By Lauren Van Hemert; photo by Joan Marcus
It is clear walking into the Circle in the Square theater where the Tony Award-winning revival of Once on this Island is playing that this is no ordinary show. This is an immersive theater experience like no other currently playing on Broadway thanks to the imaginative vision of director Michael Arden.
Set in the round, there are no bad seats in the theater; however, audience members sitting in the first few rows or on the right or left sides of the theater will be most likely to have an opportunity to interact with the actors prior to the show and feel fully immersed in the story.
The story is simple, rooted in the lore that myths and legends are made of. One small, insignificant girl, Ti Moune, is spared by the Gods after a hurricane hits her small Caribbean island. She is taken in by two poor villagers, Tonton Julian and Mama Euralie who raise her as their own. After saving the life of a rich boy from the other side of the island, she ventures away from her village to find love. But having promised her soul to one of the Gods, she is forced to make a choice that will forever change her life.
With music and lyrics by Lynn Ahrens and Stephen Flaherty, this production is led by original revival cast members Loren Lott (Ti Moune), who stepped in for Tony nominee Hailey Kilgore who is recovering from a foot injury, Darlesia Cearcy (Erzulie) who stepped in for Lea Salonga last month, Merle Dandridge (Papa Ge), who has returned to the production for a limited engagement through August 20th, Quentin Earl Darrington (Agwe), and Alex Newell (Asaka).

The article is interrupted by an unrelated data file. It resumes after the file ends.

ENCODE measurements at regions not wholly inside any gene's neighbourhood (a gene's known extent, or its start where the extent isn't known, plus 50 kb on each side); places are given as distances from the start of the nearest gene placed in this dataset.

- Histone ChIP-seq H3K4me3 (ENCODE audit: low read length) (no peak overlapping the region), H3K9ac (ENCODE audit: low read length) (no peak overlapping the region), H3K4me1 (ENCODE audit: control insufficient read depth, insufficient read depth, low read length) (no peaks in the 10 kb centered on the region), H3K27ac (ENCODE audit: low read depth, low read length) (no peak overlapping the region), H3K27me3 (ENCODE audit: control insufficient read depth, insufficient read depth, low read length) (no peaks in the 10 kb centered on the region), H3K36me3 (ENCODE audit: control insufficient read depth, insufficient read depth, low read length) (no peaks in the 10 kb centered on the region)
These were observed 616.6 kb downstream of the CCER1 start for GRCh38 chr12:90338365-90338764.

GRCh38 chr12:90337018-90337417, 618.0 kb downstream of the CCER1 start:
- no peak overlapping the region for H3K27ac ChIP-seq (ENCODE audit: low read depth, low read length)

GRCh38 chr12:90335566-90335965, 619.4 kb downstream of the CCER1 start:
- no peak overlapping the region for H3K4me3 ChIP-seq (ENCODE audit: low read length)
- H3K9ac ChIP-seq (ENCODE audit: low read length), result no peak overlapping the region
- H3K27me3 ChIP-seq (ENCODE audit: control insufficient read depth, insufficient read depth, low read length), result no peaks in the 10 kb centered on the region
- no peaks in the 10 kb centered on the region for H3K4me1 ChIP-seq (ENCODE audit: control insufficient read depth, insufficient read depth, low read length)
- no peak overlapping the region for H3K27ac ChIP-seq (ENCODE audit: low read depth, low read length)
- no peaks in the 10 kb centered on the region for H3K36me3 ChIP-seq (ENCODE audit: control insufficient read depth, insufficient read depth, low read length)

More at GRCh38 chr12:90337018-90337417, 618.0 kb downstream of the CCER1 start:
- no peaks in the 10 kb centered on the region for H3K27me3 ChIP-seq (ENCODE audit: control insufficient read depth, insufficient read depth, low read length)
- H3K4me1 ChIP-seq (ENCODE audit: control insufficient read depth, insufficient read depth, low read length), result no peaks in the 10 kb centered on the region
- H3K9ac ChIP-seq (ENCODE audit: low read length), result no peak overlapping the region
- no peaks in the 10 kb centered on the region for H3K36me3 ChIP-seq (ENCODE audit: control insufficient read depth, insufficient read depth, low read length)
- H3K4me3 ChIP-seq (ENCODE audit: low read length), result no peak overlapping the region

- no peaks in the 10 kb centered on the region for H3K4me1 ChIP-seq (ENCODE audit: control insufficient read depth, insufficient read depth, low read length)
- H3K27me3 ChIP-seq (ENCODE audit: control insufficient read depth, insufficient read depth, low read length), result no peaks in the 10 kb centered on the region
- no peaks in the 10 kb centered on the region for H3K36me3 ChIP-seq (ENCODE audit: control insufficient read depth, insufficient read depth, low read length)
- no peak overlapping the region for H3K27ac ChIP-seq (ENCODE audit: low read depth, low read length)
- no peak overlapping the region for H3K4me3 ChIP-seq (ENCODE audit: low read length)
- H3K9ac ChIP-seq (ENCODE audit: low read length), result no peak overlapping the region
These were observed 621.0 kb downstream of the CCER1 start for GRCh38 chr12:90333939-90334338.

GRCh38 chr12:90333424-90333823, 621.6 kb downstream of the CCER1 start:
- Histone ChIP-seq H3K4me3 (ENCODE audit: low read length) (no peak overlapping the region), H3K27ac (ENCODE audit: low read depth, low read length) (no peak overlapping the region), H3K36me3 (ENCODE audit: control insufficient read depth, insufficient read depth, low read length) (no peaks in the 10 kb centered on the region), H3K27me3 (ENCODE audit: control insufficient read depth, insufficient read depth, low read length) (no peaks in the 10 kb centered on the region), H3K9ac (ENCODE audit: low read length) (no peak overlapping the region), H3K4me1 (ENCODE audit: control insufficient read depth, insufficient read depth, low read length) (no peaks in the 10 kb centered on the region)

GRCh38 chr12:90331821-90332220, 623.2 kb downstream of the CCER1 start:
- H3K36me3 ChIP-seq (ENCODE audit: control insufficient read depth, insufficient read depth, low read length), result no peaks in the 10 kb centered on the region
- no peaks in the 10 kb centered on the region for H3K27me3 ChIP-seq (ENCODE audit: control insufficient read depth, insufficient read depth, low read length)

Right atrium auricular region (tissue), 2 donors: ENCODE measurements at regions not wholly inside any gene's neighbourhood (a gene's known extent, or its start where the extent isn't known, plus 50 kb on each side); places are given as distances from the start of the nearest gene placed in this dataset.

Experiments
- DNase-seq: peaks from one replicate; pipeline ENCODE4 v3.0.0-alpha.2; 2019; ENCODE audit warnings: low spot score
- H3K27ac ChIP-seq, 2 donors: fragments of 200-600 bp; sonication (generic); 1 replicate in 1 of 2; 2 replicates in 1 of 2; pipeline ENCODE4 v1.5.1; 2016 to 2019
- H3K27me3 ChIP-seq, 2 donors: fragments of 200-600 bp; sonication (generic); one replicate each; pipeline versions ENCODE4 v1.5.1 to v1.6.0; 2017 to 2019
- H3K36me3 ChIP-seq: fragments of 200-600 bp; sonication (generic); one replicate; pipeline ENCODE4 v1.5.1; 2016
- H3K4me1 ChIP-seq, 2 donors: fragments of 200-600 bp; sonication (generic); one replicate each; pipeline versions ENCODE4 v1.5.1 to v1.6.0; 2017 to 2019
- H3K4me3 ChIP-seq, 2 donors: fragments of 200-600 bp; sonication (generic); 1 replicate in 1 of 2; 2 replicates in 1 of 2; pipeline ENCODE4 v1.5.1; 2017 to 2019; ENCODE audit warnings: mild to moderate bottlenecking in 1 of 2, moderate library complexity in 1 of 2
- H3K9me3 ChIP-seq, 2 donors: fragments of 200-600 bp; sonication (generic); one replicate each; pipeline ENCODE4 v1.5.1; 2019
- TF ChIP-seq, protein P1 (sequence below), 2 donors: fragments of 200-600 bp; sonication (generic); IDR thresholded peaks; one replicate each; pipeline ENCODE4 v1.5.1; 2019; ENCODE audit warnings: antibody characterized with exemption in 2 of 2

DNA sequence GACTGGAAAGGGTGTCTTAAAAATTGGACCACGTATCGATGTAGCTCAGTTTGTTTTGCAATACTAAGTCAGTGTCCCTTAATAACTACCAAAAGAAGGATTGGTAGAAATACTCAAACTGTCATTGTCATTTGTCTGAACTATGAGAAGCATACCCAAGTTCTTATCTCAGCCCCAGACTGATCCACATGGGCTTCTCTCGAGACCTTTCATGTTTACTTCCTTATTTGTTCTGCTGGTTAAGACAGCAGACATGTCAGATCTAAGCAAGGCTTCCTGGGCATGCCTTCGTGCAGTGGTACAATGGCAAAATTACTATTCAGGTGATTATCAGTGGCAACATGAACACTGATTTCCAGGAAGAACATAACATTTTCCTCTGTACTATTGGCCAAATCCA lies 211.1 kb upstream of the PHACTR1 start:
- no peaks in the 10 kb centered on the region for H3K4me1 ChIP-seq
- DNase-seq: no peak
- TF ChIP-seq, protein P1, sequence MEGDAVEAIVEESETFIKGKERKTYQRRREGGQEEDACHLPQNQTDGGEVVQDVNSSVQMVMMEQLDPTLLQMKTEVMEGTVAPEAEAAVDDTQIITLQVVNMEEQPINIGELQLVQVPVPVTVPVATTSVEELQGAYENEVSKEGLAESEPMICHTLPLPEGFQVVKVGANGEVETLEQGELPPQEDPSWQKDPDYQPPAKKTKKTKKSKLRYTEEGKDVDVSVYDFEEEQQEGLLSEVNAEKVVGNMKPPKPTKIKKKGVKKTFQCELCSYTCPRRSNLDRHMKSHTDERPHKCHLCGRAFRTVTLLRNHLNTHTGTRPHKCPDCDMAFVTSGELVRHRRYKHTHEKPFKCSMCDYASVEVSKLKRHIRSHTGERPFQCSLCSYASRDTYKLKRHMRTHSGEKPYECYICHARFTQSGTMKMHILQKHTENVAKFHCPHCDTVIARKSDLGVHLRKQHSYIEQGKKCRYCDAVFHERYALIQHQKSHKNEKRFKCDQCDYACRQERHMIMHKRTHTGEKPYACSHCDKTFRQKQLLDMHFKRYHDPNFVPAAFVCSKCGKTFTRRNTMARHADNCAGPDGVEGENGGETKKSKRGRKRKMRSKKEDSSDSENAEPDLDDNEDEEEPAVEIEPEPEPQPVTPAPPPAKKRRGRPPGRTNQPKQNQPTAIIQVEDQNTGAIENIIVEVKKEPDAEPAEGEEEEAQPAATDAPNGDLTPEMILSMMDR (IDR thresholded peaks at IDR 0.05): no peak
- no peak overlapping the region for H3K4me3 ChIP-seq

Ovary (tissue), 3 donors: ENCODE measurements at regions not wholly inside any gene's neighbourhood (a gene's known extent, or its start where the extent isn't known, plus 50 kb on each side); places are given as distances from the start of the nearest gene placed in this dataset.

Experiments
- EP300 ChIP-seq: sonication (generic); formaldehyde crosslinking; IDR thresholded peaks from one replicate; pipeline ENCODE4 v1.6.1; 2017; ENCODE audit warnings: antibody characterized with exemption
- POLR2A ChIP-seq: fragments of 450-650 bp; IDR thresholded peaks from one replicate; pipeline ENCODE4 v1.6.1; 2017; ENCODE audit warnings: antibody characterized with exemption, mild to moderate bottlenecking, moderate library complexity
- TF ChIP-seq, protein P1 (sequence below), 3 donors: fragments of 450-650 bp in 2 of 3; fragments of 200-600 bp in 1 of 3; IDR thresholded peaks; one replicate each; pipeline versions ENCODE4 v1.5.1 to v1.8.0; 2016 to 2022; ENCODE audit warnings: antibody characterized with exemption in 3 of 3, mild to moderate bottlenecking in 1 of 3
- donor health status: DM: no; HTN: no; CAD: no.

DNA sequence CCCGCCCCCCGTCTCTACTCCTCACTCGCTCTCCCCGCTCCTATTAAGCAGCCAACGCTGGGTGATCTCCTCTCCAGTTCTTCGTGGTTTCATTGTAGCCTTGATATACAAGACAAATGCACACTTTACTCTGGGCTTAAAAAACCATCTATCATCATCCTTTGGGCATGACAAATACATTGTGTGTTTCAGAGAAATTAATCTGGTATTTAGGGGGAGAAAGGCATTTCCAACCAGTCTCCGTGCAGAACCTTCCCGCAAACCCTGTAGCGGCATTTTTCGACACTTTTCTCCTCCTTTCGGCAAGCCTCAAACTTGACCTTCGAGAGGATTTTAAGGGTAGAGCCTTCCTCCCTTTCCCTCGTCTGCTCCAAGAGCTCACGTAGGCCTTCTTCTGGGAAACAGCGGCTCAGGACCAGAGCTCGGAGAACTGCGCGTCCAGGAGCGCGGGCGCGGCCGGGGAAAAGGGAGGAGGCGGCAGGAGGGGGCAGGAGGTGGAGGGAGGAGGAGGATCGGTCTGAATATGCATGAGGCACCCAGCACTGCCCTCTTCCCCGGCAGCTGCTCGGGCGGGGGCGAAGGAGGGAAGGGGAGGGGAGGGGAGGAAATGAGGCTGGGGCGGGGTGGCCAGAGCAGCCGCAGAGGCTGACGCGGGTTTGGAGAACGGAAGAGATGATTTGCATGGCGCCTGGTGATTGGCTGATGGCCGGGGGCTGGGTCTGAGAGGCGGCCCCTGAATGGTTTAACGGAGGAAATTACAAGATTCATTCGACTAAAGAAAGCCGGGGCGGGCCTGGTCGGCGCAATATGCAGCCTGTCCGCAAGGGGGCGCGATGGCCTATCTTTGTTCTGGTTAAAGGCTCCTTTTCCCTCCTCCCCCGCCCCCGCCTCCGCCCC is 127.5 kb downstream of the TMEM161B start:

Dandridge’s commanding portrayal of Papa Ge, the God of Death, is menacing, strong, and fierce. She is a formidable force both physically and vocally. Equally as captivating are Darrington as the God of Water and Cearcy, as the Goddess of Love, whose performance of ‘The Human Heart’ is controlled and mesmerizing. But it is Newell, as Mother of the Earth, who literally stops the show with his unforgettable rendition of “Mama Will Provide.”
In his director’s note, Arden writes that he was inspired by not only a visit to Port Au Prince with the creative team, but also by the overwhelming number of natural disasters in recent years, including the hurricanes in New Orleans, Houston, and Puerto Rico, which makes this play seem timely and relevant. It is also evident that Arden has a personal connection to this piece which gives Once on this Island a heart and soul that not only echoes through the performances on stage, but also resonates throughout the theater and makes this production truly intoxicating.
Once on this Island is now playing at Circle in the Square, 1633 Broadway (on 50th), New York, New York. Performance times vary; check the website at Once on this Island. Find more information about current plays in the Chicago area on our Current Shows page and at theatreinchicago.com.